China's central bank announced a key move Friday to liberalize bank lending rates, underlining the government's resolve to push market reform to revitalize the slowing economy.
The floor limit for lending interest rates will be canceled and financial institutions can decide their own rates following commercial principles, said a People's Bank of China (PBOC) statement.
Controls on bill discount rates will be scrapped and the ceiling limit for lending from rural banks will be eliminated. It did not remove the ceiling on deposit rates, and retained the lending interest rates for personal homes for the healthy growth of the property market.
Under the previous system, the PBOC set guidelines for lending and deposit rates for commercial banks which were willing to lend to state-backed firms with artificially high rates.
Banks are not allowed to lend at rates below 70 percent of the guideline rates. There are no ceilings for deposit rates.
The central bank's move marks a big step towards market economic reform and indicates the future path for reform, said Yu Yongding, an economist with the Chinese Academy of Social Sciences.
The move is a response to complaints from small and private businesses that have been marginalized by state-backed enterprises and banks due to their monopolistic advantages.
"Lifting controls on lending interest rates can help cut costs for enterprises in raising funds and it can also optimize financial resources to boost the real economy and economic restructuring," the PBOC statement said.
"Cutting controls on the rates will allow cash-thirsty business, especially private enterprises to have easier access to loans," said Yu Yongding, adding that the move will also help curb speculative trading to some extent.
Private and small business play a critical role of stabilizing China's economy and social stability, as they turn out 90 percent of GDP and 80 percent of jobs. Marginalizing them harms growth momentum.
Henry Cai, executive chairman of corporate finance of Deutsche Bank's Asia Pacific region, said the marketization of interest rates will benefit the real economy, with needy enterprises getting cheaper loans and banks being refrained from earning monopolistic profits.
"It is the real economy, other than banks, that is short of money," he said.
The Chinese government is determined to regenerate its outdated economic system, with marketization of interest rates high on the reform agenda.
Last June and July, the central bank widened the floating bands for lending and deposit rates.
In the second quarter of 2013, the Chinese economy grew 7.5 percent year on year, down from 7.7 percent in the first quarter, as the government deliberately cooled down the growth in exchange for space for rebalancing the economy to allow for more sustainable expansion.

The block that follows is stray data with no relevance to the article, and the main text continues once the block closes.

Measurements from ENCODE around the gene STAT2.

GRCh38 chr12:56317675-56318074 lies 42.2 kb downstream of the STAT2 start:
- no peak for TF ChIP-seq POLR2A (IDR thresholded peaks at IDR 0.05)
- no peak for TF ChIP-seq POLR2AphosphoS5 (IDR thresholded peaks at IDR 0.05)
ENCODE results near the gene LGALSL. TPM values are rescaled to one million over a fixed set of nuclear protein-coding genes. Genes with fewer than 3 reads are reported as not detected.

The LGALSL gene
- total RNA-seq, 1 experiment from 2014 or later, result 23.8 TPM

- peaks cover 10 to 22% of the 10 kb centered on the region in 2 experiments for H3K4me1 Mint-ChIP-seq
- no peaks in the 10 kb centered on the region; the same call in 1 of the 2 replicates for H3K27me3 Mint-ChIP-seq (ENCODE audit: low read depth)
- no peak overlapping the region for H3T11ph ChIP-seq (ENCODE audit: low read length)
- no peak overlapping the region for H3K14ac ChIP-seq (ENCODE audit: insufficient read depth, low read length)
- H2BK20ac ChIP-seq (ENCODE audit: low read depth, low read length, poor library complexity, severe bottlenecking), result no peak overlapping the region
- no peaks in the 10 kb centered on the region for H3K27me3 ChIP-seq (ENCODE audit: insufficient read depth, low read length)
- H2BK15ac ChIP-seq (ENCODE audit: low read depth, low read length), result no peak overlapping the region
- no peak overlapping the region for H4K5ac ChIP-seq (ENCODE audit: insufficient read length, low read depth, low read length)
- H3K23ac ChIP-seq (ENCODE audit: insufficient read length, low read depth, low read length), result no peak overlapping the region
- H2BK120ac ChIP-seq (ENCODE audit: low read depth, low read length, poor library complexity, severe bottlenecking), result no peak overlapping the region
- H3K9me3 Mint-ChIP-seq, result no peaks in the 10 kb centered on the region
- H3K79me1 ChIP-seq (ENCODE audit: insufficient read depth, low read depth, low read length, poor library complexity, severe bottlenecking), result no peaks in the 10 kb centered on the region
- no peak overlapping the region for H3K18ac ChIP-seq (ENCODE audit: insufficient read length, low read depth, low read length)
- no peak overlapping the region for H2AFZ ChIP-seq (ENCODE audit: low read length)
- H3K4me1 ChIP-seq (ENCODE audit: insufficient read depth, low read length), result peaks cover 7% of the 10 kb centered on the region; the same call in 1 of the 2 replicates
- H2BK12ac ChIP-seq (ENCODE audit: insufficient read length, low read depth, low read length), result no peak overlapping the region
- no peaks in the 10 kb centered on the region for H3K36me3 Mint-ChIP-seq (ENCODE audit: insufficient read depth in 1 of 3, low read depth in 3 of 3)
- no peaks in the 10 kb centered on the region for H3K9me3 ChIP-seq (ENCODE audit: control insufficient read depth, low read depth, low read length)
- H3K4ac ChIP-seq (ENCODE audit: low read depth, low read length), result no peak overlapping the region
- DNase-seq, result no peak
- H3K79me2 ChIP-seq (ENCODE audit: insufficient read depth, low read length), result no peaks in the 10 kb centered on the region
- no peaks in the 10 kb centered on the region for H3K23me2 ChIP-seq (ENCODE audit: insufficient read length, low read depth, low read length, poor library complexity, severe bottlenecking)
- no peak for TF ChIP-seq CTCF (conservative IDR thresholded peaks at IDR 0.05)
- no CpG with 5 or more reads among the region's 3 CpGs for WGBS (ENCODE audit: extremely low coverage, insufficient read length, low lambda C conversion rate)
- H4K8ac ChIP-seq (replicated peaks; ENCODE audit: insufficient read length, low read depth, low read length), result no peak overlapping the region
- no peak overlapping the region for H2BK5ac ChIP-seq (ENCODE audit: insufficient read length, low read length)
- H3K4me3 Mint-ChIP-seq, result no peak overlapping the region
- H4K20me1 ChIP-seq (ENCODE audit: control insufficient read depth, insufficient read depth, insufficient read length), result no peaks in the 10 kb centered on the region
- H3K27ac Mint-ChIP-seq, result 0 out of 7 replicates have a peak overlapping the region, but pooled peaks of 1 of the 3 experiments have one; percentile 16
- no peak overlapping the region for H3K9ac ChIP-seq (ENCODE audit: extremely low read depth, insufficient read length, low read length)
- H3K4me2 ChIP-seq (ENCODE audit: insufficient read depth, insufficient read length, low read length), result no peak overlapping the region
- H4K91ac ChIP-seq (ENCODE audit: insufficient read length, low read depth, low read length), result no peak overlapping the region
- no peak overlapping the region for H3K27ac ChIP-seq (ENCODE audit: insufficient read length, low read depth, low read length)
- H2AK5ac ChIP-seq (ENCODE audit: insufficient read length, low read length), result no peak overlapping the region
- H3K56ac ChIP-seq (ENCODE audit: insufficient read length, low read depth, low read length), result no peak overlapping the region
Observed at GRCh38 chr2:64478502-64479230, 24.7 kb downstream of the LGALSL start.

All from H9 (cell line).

"From the macro perspective, the economy runs steadily and consumer prices remain stable, which means it's good timing for reform," according to the PBOC statement.
Scrapping the controls is an important step toward interest rate marketization. However, it is insufficient, as the ceiling limit for deposit interest rates remains unchanged, said Zuo Xiaolei, chief economist at China Galaxy Securities.
The central bank keeps the 110 percent ceiling of guideline rates for deposits which have long been complained for eating up household saving values and refraining China from developing into a consumption-fueled economy.
"Keeping the ceiling for deposit rates is in consideration of lending rates' more profound impact [on the economy] which needs more mature conditions," the central bank statement said.
Globally, liberalizing the lending rates is the most critical and risky part of interest rate market reform. It will be carried out gradually and orderly, the statement said.
In June, the PBOC said the long-awaited deposit insurance system is ready to be launched. The system will help "increase the flexibility of commercial banks in terms of financial business innovation and risk control, and is believed as an essential tool to cushion the shock of reform to the banking system.
Deposit insurance programs protect bank depositors by guaranteeing that a certain level of deposits can be paid, even if a commercial bank goes bankrupt and cannot pay them.
"The central bank will work with other departments to improve the fundamental conditions to liberalize deposit rates steadily and orderly," according to the statement.